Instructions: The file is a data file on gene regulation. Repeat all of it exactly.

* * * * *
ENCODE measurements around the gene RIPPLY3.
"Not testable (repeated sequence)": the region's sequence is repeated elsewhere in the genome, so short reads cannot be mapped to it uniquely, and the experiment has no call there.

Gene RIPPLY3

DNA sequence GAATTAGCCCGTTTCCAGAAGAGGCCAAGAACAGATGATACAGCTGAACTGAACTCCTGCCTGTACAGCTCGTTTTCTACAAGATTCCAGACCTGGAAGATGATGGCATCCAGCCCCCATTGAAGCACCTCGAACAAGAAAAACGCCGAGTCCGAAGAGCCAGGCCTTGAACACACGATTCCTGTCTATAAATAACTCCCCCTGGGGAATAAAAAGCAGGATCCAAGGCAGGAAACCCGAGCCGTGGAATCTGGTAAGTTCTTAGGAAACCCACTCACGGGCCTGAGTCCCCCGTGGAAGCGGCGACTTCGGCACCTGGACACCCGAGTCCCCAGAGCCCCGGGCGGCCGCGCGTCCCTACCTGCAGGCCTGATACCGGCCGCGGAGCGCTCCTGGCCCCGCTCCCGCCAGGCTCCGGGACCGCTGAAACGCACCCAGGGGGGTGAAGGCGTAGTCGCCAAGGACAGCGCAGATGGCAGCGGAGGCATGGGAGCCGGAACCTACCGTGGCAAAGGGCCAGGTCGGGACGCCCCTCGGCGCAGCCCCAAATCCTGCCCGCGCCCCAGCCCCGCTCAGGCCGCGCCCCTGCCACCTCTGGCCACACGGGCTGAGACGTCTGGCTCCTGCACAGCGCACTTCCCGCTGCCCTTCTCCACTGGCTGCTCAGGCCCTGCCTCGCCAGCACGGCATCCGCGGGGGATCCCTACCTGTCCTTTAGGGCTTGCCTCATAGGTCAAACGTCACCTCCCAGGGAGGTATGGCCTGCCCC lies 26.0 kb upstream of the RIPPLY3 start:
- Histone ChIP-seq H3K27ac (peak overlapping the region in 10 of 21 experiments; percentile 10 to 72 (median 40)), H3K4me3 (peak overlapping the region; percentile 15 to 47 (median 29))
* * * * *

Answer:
ENCODE measurements around the gene RIPPLY3.
"Not testable (repeated sequence)": the region's sequence is repeated elsewhere in the genome, so short reads cannot be mapped to it uniquely, and the experiment has no call there.

Gene RIPPLY3

DNA sequence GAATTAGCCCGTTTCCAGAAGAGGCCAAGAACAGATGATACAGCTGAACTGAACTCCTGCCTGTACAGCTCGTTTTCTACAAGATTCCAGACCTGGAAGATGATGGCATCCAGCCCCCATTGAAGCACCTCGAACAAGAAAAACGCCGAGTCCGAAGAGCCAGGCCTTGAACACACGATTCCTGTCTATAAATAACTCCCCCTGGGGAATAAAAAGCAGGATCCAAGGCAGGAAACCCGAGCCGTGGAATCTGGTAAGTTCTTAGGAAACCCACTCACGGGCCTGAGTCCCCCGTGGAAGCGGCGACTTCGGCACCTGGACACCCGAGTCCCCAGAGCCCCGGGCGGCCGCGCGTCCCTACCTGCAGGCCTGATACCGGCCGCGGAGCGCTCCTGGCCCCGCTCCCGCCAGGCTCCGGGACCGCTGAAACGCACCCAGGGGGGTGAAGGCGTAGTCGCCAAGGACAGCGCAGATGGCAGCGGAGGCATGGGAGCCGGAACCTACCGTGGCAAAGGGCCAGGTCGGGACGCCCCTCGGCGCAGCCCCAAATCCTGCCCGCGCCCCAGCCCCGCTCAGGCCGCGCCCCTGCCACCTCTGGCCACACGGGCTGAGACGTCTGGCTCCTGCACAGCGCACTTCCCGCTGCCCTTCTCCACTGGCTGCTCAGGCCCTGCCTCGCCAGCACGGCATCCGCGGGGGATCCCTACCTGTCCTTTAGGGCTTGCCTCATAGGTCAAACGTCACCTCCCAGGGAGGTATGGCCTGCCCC lies 26.0 kb upstream of the RIPPLY3 start:
- Histone ChIP-seq H3K27ac (peak overlapping the region in 10 of 21 experiments; percentile 10 to 72 (median 40)), H3K4me3 (peak overlapping the region; percentile 15 to 47 (median 29))